• International Aspects, Impacts, and Alignment 
  • Privacy 
  • Supply Chains and Interdependencies
There you have it -- the NIST CSF in one minute.

What's Good About It

Good practices are good.  Best practices, if you can identify them with evidence and critical tests, are better.   Giving people references back to existing standards and frameworks is helpful because it will save them search time.

Capability maturity models are good and useful.  Crawl before you walk, and walk before you run.

That's what is good about the CSF.  And now here's what's I think is wrong with it...

What's Wrong #1: "Best Practices" Is the Wrong Focus

In a previous post, I explained why I think cyber security is not just a pile of "best practices".  I recognize that the NIST folks believe they are constrained by the Executive Order, but they (and industry participants) should have pushed back and put the emphasis on performance and evidence of effectiveness instead.

At a superficial level, the CSF adds very little value if it simply organizes and cross-references existing standards and frameworks.  Anyone with half a brain and an internet connection can collect them, read them, and make sense of them.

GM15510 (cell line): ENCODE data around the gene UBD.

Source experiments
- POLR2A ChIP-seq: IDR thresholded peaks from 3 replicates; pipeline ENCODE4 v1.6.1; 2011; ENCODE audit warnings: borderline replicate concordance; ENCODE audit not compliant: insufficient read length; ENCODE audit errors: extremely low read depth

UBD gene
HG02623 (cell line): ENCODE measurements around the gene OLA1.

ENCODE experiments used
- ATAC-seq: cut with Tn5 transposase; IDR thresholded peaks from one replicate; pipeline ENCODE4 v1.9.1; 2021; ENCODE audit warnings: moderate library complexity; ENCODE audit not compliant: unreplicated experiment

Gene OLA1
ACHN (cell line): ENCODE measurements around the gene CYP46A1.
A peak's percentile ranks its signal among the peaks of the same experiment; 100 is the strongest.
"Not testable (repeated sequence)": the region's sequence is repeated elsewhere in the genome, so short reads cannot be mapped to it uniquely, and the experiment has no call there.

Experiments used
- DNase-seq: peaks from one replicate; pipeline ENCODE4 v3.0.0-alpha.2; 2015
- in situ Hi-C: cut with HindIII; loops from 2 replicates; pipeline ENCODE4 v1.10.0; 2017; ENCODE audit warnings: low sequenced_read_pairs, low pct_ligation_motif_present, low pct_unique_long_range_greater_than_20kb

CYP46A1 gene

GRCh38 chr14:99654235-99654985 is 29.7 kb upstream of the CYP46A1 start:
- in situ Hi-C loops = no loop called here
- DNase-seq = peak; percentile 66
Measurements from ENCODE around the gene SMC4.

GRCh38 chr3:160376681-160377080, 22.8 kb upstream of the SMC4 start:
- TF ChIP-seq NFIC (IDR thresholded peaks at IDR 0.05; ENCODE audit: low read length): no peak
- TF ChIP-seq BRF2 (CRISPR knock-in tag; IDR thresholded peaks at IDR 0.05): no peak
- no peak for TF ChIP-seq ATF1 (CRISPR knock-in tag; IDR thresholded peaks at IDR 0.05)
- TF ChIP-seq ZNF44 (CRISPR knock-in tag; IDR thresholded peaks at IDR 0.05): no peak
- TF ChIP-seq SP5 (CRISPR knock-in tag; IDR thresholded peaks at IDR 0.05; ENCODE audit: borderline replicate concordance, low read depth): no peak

But the problem with focusing on "practices" runs deeper.  The biggest flaw with the CSF and similar frameworks is the mistaken notion that the only thing that differentiates poor performers from adequate or good performers is some list of practices.

I'll explain this in the Universal Language of Executives -- golf.

"Best Practices" are Like Golf Tips; and Golf Tips Alone Don't Make Good Golfers

Too many tips lead to crappy swings and crappy scores.
Likewise with lists of "best practices".